Also, if you happen to be in the Tampa Bay area of Florida, be sure to stop by and check out our new Palm Harbor Business OASIS, a new business venue offering local business people a place to meet, work, network, and relax. Why pay a lot for leasing office space when you can become a member of the OASIS for as little as $100/month? For more information, visit our web site at:


I received the following e-mail regarding my Pet Peeve on "Making Matters Worse":

An L.T. in Fall River, Massachusetts wrote...

"In times of despair I often have to remind myself never to say 'what else could go wrong'. No sooner will those words exit my mouth that something else indeed will go wrong."

An R.M. in Illinois wrote...

"When it rains it pours, that is usually the case. Thank you for the interesting read."

I received the following e-mails from my "Pet Peeve" entitled, "Death of the Business Letter":

A J.L. in Scottsdale, Arizona wrote...

"I couldn’t agree more. I find it amazing that just because we’re typing e-mails instead of letters, our sense of how to write an accurate English sentence is diminished. I’ve encountered grown adults who seem to have easily adopted this sloppy format as well. What I find most astonishing though are the web sites with typos and bad sentence structure."

A B.D. in Arizona wrote...

"Hear hear! It's truly astounding the amount of feeble spelling and grammar you come across in business today. I have reservations about the leadership abilities of anyone who either failed 8th grade English or is too lazy to be bothered with writing like an intelligent adult. Bravo, sir."

Again, thanks for your comments. For these and other comments, please visit my "Bryce is Right!" web site.

Keep those cards and letters coming.

MBA is an international management consulting firm specializing in Information Resource Management. We offer training, consulting, and writing services in the areas of Enterprise Engineering, Systems Engineering, Data Base Engineering, Project Management, Methodologies and Repositories. For information, call us at 727/786-4567.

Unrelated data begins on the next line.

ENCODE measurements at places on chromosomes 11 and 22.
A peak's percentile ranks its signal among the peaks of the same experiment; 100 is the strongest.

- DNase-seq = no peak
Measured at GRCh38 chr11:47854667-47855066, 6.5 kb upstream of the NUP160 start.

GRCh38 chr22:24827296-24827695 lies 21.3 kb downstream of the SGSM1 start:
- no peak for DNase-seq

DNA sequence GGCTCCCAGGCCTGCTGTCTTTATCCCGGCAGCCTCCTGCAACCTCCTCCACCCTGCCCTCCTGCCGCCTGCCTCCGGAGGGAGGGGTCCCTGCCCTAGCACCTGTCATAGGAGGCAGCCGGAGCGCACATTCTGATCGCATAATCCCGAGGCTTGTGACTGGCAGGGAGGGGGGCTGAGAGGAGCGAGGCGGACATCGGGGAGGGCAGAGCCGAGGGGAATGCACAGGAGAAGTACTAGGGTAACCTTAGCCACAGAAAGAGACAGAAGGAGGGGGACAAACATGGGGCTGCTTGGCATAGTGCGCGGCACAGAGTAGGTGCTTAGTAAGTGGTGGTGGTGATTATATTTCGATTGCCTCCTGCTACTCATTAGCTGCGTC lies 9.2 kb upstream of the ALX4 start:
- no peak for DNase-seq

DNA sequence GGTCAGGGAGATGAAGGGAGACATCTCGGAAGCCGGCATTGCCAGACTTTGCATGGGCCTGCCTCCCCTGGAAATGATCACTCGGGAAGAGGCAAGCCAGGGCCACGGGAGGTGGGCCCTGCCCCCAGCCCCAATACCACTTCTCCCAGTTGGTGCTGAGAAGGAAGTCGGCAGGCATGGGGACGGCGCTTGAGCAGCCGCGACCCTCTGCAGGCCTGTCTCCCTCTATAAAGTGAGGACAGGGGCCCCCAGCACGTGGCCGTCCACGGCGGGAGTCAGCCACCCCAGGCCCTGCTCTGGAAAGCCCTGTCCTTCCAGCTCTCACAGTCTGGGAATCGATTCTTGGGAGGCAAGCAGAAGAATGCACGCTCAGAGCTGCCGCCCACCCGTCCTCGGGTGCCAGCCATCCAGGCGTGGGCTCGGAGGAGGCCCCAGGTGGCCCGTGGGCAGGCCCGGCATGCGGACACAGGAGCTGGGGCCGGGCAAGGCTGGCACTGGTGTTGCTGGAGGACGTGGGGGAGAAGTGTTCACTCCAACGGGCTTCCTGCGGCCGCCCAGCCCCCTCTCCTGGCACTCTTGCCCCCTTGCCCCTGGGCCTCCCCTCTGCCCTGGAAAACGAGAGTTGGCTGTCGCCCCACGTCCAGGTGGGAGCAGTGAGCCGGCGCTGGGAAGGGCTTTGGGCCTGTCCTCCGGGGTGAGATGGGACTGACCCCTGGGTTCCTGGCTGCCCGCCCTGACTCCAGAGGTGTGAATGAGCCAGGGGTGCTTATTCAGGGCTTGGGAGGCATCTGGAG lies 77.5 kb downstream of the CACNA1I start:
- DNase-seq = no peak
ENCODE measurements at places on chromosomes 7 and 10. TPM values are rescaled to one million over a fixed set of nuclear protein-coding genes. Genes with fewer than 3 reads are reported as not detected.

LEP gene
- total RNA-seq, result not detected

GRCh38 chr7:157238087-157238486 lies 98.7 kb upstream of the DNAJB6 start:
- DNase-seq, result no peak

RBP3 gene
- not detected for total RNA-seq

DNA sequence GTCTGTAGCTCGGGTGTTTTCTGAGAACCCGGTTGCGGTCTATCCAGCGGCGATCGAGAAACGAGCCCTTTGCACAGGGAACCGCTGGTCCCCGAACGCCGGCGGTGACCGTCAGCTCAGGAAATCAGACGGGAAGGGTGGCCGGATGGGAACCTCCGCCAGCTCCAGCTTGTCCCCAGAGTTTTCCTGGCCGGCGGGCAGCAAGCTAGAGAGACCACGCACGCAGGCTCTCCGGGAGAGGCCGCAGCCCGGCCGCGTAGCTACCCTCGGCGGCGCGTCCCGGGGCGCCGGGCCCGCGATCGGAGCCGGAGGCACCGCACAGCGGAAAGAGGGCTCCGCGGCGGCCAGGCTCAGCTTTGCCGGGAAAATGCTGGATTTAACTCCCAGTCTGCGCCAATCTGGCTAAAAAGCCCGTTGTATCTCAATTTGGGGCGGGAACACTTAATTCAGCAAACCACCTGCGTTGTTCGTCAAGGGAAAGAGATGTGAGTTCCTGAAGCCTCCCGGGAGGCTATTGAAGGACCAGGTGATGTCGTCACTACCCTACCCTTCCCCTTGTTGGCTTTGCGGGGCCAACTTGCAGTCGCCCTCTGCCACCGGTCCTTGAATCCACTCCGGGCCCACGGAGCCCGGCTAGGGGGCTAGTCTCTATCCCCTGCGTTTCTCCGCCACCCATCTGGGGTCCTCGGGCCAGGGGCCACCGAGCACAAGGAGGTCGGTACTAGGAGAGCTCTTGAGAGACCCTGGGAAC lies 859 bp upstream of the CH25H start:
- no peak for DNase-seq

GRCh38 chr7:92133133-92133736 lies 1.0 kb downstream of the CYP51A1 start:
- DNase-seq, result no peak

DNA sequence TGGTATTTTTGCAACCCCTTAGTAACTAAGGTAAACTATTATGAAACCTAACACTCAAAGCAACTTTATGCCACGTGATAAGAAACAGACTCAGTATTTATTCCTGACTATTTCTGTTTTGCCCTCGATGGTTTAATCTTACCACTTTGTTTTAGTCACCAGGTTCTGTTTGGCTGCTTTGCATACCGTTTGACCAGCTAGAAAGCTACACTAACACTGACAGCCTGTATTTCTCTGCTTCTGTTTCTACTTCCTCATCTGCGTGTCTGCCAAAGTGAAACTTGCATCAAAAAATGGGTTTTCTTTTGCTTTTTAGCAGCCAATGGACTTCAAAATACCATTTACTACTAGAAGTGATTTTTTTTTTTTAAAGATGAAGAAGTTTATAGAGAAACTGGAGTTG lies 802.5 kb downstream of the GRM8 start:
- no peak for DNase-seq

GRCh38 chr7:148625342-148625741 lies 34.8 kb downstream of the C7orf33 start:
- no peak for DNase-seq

Our corporate web page is at:

Management Visions is a presentation of M. Bryce & Associates, a division of M&JB Investment Company of Palm Harbor, Florida, USA. The program is produced on a weekly basis and updated on Sundays. It is available in versions for RealPlayer, Microsoft Media Player, and MP3 suitable for Podcasting. See our web site for details. You'll find our broadcast listed in several Podcast and Internet Search engines, as well as Apples' iTunes.

If you have any questions or would like to be placed on our e-mailing list to receive notification of future broadcasts, please e-mail it to

For a copy of past broadcasts, please contact me directly.

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Management Visions accepts advertising. For rates, please contact yours truly directly.

Copyright © 2008 by M&JB Investment Company of Palm Harbor, Florida, USA. All rights reserved. "PRIDE" is the registered trademark of M&JB Investment Company.

This is Tim Bryce reporting.

Since 1971: "Software for the finest computer - the Mind."